Although it is not my own garden, I have obtained some of my plants here, and have planted a few here too. I write about or mention Felton Covered Bridge Park too often to bother posting links to other posts about it. #1 and #2 are not exactly weeds, but were not planted here either. They were likely taken by the San Lorenzo River from gardens upstream, and deposited here.

1. Snowdrop! It seems that everyone else has been posting pictures of theirs, and I had nothing to brag about. I did not know they were here. However, these are Leucojum aestivum rather than a species of Galanthus.

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2. Daffodil foliage emerges annually, but gets cut down by the ‘gardeners’ with their weed whackers. This is only the second time they have bloomed.P80210+
3. Periwinkle is a prolific weed throughout the Santa Cruz Mountains.P80210++
4. English daisy is a prolific weed in lawns in mild climates. Most if not all of the lawns in Golden Gate Park in San Francisco are infested with it; but it is too pretty to dislike.P80210+++
5. Dandelion is another prolific lawn weed that is easier to dislike.P80210++++
6. Dandelion seed is very abundant and very easily blown about.P80210+++++
This is the link for Six on Saturday, for anyone else who would like to participate:

https://thepropagatorblog.wordpress.com/2017/09/18/six-on-saturday-a-participant-guide/

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8 thoughts on “Six on Saturday: Weeds of Felton Covered Bridge Park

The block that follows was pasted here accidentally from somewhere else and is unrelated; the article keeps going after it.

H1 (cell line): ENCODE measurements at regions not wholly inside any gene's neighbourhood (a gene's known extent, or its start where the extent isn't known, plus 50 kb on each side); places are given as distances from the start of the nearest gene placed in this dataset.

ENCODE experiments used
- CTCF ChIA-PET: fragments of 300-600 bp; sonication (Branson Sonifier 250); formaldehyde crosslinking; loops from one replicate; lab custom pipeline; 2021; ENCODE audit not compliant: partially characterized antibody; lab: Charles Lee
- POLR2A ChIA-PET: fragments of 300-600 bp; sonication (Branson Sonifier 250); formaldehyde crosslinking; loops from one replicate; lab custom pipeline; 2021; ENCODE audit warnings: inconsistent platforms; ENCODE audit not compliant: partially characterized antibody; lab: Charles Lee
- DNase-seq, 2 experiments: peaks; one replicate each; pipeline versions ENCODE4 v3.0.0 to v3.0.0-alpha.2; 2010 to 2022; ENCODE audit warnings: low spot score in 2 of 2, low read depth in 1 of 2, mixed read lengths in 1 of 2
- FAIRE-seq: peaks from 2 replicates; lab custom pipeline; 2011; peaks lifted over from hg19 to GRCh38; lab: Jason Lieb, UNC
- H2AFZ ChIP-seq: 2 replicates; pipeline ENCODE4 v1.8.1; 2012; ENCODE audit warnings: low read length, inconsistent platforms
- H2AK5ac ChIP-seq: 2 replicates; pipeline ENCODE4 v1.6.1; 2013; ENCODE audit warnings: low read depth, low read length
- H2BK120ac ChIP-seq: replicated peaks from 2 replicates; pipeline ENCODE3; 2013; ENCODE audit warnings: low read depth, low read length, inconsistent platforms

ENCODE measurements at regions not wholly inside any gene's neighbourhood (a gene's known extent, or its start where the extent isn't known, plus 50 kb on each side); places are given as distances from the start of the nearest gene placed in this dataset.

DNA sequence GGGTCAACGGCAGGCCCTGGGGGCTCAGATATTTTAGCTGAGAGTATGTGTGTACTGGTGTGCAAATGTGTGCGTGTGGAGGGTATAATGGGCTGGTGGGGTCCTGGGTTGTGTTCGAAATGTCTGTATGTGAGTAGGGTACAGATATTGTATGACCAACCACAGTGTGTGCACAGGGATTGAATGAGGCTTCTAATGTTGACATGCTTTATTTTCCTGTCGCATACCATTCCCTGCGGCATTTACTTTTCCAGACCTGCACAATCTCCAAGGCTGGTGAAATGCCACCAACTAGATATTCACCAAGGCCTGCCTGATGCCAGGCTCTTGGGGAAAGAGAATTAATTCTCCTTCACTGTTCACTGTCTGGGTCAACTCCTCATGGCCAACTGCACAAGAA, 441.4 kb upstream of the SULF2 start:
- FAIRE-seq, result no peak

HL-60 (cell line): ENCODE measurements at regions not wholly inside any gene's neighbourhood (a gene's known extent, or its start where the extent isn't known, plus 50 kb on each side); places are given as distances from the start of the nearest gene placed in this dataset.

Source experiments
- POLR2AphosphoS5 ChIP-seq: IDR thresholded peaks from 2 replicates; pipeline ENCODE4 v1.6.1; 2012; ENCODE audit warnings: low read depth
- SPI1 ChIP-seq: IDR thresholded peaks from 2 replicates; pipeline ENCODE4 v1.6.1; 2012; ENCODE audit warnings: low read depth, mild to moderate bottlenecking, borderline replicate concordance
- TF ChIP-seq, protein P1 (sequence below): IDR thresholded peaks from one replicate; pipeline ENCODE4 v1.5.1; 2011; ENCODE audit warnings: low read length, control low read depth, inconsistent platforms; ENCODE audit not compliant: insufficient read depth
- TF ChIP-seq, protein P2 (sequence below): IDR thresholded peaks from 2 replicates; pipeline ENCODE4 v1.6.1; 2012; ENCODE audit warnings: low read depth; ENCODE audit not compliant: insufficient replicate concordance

1. Envy? I just wrote about how problematic pleasant weather can be. It is so good that it can ruin fruit and flower production, and we can not grow things that need a winter chill. Tulips bloom only once here.

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  1. Dandelion seeds don’t have that high a germination rate, fortunately. I let the small number I get here grow to flowering stage in the spring – they’re a valuable food source for pollinators. As soon as a head develops seed, I just flick a cigarette lighter at it and the head ignites nicely. Seeds dead! I dig the plants up in early summer for a neighbour’s tortoise. So I don’t dislike them. But I do dislike snowdrops (though I like Leucojums).

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    1. How funny. When we were kids, we were terrified by a tortoise that we saw approaching slowly but directly to come eat the dandelions out of the front lawn. We did not know what it was, but he decided to live with us. He ate dandelions and vegetable scraps, and seemed to be quite happy.
      When I can, I would like to grow a few dandelions in a box of sandy soil, as well as chicory. I do not want them to become invasive though, so will probably keep the seeds plucked. I just like them for salads, and I like the roots of the chicory.
      Why do you dislike snowdrops? It seems that everyone else really digs them.

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